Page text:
24 December 2017

Bird skull stories

Magpie skull
‘Tell me a story’, you say, so I think of the first thing that comes to mind and wonder how I can turn it into a story. First, though, you must tell me whether you want a true story or something made up, with fabulous characters that might not even exist, that not even a David Attenborough documentary could show you — creatures even more astonishing than the mantis shrimp or Vampyroteuthis infernalis, the vampire squid from hell — creatures that might live in Moominvalley with strange names from Tove Jansson’s imagination (although some real creatures have wonderful enough names, like the shortarse feelerfish, zombie worms, and bristlemouth fish, which are more numerous than any other animal with a backbone).

To return to your request for a story, though, let me start by telling you what happened as I carried the rubbish down the long driveway in the warm, wild nor’ west wind one morning not long ago. This actually happened; we can decide later whether to diverge from what happened to what might have happened. But now I see you’re impatient to hear the story, just like I was when I was your age. All right, then.

So, I’d carried the rubbish bag out to the gate, and as I took it the last twenty-five metres to drop it next to the neighbour’s bag, I noticed something old and dead lying in the weeds next to the letterboxes. Magpie, I thought, and on the way back I stopped to look more closely.

The remains of the bird had decayed to nothing more than pale bones and feathers, the quills still stuck in desiccated skin. The form of the body had gone; everything looked a little mixed-up except for a dry wing that had retained most of its shape. But, sitting on the almost-mummified remains, was the magpie’s skull.

Wind and rain and sun and time and insects had cleaned the skull almost perfectly, stripped it of nearly every trace of dried flesh and skin. The lower part of the beak had gone, but the upper part remained, still partly covered with its tough sheath, although even that had dried hard and begun to flake off. I looked at the skull with its beautiful sad lines and curves and the huge hollows where its eyes had once looked out on the world, and I wondered many things. How had it died; what had killed it; how did it come to end its short life? (Magpies don’t live long compared to us.) How had it ended up in those roadside weeds? Most probably, it had been a young bird struck by a car and someone or something had carried it or just tossed it off the road. I hoped it hadn’t been injured and had flapped and dragged itself there to die, but the way of things isn’t always as kind as we wish. Let’s not think about that too much, though, because I see that might upset you. (Good — I’m glad you find the pain of animals difficult.)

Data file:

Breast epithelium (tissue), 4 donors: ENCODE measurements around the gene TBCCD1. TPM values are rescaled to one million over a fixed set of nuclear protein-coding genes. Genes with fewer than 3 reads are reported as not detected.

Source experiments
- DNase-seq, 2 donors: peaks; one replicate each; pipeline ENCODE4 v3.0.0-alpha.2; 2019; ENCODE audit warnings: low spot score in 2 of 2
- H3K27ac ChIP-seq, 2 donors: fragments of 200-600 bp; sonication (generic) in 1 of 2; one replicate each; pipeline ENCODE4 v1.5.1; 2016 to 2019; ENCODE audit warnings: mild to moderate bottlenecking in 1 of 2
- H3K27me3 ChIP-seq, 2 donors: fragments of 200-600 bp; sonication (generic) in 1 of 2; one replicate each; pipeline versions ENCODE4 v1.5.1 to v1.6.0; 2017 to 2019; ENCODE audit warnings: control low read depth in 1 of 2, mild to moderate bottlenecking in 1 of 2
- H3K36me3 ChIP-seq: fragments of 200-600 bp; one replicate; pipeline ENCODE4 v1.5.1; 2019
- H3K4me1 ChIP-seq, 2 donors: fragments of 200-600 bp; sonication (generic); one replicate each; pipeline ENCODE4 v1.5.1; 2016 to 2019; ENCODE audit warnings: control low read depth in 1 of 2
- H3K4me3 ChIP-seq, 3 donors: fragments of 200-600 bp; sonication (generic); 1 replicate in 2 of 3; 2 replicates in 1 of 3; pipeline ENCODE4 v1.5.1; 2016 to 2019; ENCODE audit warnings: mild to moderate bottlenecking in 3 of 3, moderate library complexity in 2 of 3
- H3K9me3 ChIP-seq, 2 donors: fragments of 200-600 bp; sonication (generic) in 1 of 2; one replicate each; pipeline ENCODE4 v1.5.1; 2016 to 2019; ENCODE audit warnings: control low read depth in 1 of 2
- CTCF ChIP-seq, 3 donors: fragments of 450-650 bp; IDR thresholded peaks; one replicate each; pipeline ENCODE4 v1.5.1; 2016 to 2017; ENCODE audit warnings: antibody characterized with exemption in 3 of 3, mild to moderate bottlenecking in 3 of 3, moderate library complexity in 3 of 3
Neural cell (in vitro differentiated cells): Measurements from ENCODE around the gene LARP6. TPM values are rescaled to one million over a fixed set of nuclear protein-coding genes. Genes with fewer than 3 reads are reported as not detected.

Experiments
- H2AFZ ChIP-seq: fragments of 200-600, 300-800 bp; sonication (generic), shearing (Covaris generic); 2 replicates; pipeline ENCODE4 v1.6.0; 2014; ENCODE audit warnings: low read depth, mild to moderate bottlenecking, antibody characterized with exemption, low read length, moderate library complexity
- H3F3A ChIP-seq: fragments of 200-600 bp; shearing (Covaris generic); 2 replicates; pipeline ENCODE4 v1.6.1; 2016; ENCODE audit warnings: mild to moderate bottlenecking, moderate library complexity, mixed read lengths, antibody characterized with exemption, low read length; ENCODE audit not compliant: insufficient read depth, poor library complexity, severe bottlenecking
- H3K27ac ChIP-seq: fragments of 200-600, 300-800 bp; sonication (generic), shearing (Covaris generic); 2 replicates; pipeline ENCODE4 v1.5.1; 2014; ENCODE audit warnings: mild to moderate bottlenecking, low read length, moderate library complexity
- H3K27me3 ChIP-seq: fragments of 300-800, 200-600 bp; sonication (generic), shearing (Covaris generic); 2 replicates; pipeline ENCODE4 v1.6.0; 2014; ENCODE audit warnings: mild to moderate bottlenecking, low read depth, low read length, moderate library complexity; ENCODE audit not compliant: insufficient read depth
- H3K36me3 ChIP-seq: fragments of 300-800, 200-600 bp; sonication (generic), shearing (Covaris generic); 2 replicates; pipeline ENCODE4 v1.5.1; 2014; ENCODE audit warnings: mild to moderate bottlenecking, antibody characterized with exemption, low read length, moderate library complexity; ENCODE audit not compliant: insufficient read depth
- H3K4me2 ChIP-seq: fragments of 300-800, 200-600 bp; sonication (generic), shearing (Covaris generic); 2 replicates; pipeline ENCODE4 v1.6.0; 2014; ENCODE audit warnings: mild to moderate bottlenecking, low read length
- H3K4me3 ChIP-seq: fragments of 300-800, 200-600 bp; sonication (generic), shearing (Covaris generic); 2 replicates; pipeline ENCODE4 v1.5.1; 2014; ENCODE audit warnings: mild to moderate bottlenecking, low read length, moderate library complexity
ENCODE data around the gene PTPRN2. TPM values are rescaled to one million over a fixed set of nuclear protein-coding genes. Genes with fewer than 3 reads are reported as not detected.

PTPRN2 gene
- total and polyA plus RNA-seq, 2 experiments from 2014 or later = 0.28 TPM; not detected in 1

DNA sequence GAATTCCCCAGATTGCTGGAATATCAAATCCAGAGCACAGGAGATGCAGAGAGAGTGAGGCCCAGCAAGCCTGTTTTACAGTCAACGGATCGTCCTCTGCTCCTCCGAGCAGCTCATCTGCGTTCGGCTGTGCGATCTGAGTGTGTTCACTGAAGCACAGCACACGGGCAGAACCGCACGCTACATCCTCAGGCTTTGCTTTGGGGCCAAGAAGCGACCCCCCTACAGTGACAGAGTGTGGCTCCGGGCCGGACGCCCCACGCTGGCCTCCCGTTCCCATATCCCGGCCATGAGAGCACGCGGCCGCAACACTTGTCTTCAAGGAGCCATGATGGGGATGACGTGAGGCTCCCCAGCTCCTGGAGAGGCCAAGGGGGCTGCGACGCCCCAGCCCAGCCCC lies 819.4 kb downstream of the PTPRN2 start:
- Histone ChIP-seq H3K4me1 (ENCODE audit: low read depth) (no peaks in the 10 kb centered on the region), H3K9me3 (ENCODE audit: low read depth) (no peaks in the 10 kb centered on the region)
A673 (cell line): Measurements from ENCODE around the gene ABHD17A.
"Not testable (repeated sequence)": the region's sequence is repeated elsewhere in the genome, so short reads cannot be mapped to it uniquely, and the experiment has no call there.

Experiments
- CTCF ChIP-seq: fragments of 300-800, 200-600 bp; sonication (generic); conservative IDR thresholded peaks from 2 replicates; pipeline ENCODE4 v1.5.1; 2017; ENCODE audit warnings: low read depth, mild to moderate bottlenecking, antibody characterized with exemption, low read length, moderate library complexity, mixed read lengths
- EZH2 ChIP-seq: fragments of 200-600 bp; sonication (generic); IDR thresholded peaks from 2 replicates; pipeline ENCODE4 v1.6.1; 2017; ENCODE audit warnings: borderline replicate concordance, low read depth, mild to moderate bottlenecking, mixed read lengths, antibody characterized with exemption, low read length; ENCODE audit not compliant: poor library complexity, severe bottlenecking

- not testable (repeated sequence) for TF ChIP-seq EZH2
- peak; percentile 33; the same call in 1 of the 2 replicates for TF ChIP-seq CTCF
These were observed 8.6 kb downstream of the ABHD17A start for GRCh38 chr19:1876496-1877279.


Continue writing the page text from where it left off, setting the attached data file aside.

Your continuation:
I picked up the skull. As I said, it was clean and old, so I wasn’t worried about getting my fingers covered in bacteria and objectionable smells and other pestilence. The skull was so light I could hardly feel it. I guess you could say it felt as light as a feather. (Later, I weighed it and found it weighed just two-and-a-half grams: about as much as a teaspoon of tea leaves. Now you know how much a bird’s skull weighs when the bird that lived there has gone. Isn’t that something?)

I didn’t know why I picked up the skull and took it back to the house and set it down on a sheet of white paper. Maybe I didn’t want to leave it there to get trodden on or blown into the oozing ditch or smashed to bits by a weedeater when someone decided to tidy around the letterboxes. Maybe I wanted to keep something beautiful. Maybe you have some ideas?

Ah, so you think maybe it was just a cool thing? You might be right, and you’ve taught me something, too: I thought kids stopped saying ‘cool’ years ago when saying ‘cool’ became uncool. So kids still use it? Thank you.

Whatever the reason, I did pick it up and take it back with me, and here’s where we need to decide what to do with the story. Shall we stick with the truth, or shall we make something up?

‘Both’, you say? There’s a thought, and I have to hand it to you — you’ve trapped me cleverly into telling you two stories, not just one. But maybe you’re right to do that, because everything has more than one story. Sometimes I think anything has as many stories as you can imagine, and as many true stories, too, if only you had a way of discovering them.

1. Possibly part 1 of a series
1 & 2. Magpie skull, Pohangina Valley, December 2017

Photos and original text © 2017 Pete McGregor

13 September 2017

New life from old things

  A fierce wind was whipping the shrubs around, but only an occasional half-hearted gust swirled into the shelter of Greg's small, glassed-in porch. Each time, the nylon cape he’d fastened around my neck to keep the hair clippings off my clothes floated up, and I had to hold it down. The inconvenience was minor, but the glare from the sun on the white weatherboards dazzled me, forcing me to squint, and my eyes began to hurt. Greg had put on his dark wrap-arounds. He stood in front of me, scissors in hand, not cutting my hair, while he explained how he’d fix the cables on my mountain bike.